What had apparently ended with the scrapping of a bill handing over extradition rights to crimes of foreign nationals in the country proved to be just the icing on the cake as demonstrations continue to fill the streets of Hong Kong led by hundreds and thousands of anti-government protesters expressing their rage and discontent over what the government has done as of late.
What this exactly means may be more than just a spur-of-the-moment decision to side with China, which Hong Kong citizens now hold against their Chief Executive, Carrie Lam and her administration, even calling for her removal from office.
Violence Erupts Once Again in Recent Hong Kong Demonstrations
And as if things couldn’t get even worse, a group of masked men, many wielding sticks and dressed in white clothes, attacked anti-government protesters inside a Hong Kong station on Sunday night (Jul 21), as shared in a report by Channel News Asia.
At the station in the New Territories district of Yuen Long, screams can be heard as protesters who had attended a demonstration earlier in the day were attacked by men in white T-shirts, some armed with poles, as they were on their home.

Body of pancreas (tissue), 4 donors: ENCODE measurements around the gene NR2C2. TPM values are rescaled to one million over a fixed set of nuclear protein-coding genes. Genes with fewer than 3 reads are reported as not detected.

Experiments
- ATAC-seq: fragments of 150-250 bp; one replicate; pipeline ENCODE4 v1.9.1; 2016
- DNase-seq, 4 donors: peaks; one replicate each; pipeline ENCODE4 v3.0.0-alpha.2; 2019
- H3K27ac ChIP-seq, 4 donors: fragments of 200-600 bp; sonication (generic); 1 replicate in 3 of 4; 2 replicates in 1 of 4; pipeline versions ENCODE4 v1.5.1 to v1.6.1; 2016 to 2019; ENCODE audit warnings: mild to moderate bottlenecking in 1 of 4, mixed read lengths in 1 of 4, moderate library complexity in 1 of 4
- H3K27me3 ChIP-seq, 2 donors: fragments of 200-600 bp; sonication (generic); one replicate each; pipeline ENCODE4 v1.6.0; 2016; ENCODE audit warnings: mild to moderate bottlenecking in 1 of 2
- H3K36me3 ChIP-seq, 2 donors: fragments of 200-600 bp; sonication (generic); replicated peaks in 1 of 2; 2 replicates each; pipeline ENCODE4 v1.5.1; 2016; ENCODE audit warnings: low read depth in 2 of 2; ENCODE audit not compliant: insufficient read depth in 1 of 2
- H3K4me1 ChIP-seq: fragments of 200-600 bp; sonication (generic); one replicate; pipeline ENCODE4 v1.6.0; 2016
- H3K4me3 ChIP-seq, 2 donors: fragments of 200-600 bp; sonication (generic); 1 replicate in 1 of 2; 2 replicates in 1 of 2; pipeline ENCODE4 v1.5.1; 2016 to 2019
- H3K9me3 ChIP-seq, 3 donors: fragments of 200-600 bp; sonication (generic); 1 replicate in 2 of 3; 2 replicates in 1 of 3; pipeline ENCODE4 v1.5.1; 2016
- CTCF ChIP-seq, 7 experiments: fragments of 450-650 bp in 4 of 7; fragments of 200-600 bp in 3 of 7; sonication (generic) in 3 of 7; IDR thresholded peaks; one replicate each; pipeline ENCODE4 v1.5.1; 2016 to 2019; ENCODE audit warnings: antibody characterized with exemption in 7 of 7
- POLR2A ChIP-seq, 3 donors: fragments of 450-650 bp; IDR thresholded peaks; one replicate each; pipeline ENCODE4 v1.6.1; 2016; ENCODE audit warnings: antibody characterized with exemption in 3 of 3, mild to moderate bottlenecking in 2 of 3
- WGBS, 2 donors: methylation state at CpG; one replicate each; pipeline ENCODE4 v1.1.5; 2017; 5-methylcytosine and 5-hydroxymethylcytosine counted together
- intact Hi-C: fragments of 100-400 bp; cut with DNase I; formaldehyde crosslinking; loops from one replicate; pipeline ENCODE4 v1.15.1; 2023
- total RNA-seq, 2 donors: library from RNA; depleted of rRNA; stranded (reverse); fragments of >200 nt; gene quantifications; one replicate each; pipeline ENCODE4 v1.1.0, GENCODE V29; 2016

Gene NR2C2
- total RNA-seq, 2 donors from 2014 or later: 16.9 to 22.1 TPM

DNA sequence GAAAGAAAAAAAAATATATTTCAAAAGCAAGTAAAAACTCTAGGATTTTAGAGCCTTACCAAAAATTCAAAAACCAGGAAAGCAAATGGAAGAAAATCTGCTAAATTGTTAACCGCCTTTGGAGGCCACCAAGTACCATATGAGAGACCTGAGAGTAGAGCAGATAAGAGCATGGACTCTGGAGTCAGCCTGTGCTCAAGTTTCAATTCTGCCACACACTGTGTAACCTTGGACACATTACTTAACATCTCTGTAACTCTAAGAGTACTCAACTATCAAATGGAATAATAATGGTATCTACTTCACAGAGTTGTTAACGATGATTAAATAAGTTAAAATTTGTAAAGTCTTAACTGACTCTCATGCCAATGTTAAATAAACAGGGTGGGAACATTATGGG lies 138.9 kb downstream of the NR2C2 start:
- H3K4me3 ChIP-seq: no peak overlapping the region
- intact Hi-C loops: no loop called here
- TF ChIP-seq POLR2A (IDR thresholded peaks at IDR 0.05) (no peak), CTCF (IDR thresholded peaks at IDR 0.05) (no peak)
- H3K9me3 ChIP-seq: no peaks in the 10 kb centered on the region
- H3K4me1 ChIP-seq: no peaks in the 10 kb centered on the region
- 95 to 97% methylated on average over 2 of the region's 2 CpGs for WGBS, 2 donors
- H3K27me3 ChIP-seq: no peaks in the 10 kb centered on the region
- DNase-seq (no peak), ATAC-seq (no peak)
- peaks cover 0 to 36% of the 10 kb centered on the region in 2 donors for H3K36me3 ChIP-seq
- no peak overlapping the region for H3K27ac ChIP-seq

The incident has stirred up suspicions that the city’s feared triad gangs are wading into the political conflict on the island.
In a video uploaded by Channel News Asia on YouTube, this group of men was seen attacking protesters on the platform and inside trains.
Blood can be seen on the station platforms along with remnants of what seemed like broken batons and debris.
The violence then spread onto a crowded train at a platform, with the people in white seen boarding the train and attacking those on board with sticks and batons and throwing items at them from the platform.
In the evening, thousands defiled police orders and riled up authorities deployed to maintain peace and order at the scene. Protesters marched beyond the official end-point of the rally as they made their way toward the Liaison Office, in a direct challenge to authorities in Beijing.
Some protesters threw eggs at the walls of the office, while others vandalised the walls by spray-painting graffiti on them.
Earlier this month, Hong Kong’s chief executive Carrie Lam had apologised for the turmoil the extradition Bill has caused and proclaimed it “null and void”. Opponents of the bill, which they fear could be used to silence dissent, say nothing short of its withdrawal will do.
In relation to this, China has also expressed contempt over the violent protests as an “undisguised challenge” to the “one country, two systems” formula that it is pushing for with Hong Kong.